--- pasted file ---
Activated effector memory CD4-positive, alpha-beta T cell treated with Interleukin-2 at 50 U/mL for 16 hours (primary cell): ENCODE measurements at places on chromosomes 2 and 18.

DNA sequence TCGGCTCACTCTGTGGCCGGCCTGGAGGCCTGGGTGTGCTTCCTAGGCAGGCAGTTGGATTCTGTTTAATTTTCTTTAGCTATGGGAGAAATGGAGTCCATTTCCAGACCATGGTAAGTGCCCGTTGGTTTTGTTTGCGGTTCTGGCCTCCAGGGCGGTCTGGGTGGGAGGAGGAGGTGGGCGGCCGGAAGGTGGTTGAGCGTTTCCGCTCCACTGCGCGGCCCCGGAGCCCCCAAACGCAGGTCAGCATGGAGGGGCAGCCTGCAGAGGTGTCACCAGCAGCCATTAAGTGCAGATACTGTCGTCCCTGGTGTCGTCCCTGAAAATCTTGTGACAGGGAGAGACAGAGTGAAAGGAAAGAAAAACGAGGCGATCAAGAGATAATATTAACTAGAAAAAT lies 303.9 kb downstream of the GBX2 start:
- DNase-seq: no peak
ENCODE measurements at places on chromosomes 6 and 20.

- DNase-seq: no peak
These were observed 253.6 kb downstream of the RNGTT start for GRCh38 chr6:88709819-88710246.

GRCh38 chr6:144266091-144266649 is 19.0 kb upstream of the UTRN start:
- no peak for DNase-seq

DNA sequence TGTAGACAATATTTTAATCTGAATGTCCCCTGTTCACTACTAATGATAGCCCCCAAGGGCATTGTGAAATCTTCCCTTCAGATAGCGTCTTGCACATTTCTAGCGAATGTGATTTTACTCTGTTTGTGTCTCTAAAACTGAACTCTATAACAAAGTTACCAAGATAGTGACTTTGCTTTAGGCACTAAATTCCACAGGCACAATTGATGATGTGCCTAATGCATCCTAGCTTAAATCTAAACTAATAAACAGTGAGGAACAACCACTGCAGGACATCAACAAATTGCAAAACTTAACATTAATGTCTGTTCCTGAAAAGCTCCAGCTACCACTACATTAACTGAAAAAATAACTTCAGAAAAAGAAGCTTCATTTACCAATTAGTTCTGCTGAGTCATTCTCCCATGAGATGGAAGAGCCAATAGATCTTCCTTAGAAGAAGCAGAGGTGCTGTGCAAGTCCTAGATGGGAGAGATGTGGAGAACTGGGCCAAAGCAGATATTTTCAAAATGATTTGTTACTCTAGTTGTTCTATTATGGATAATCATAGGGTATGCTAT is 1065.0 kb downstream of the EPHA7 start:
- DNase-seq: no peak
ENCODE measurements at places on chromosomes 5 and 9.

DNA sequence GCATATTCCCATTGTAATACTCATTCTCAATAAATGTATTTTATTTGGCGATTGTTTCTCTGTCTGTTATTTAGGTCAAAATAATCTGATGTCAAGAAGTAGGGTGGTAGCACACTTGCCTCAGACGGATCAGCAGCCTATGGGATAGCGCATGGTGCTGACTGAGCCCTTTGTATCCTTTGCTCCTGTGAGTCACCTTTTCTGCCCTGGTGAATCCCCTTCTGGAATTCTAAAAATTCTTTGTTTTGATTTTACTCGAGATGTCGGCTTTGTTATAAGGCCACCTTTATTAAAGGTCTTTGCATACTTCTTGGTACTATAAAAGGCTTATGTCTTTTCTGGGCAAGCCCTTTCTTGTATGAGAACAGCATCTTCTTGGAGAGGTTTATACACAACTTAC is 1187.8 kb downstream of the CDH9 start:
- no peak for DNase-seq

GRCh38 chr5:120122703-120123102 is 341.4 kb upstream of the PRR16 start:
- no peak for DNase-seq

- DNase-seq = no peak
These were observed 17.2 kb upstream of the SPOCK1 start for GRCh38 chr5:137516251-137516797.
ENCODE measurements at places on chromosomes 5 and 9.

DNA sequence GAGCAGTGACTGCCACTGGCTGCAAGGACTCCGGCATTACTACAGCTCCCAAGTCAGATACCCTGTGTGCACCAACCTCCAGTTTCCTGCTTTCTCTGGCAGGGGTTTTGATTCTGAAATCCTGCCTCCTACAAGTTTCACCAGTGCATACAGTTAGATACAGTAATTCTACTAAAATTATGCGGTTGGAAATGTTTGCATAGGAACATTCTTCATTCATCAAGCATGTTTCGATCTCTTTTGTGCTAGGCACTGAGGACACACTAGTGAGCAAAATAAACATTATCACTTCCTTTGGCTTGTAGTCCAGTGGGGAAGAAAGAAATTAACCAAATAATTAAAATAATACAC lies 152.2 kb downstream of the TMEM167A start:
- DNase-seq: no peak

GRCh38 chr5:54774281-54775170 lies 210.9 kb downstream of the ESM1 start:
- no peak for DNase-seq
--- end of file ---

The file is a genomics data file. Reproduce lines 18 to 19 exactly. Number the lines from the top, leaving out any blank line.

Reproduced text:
ENCODE measurements at places on chromosomes 5 and 9.

DNA sequence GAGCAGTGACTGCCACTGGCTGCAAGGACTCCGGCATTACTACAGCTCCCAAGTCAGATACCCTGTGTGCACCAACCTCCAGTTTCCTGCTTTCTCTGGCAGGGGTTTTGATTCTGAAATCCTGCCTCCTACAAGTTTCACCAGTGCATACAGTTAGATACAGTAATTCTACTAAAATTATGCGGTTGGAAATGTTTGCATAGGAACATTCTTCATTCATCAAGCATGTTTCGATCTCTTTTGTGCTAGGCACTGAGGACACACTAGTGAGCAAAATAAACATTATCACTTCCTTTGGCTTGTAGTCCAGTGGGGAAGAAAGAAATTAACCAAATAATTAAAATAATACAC lies 152.2 kb downstream of the TMEM167A start: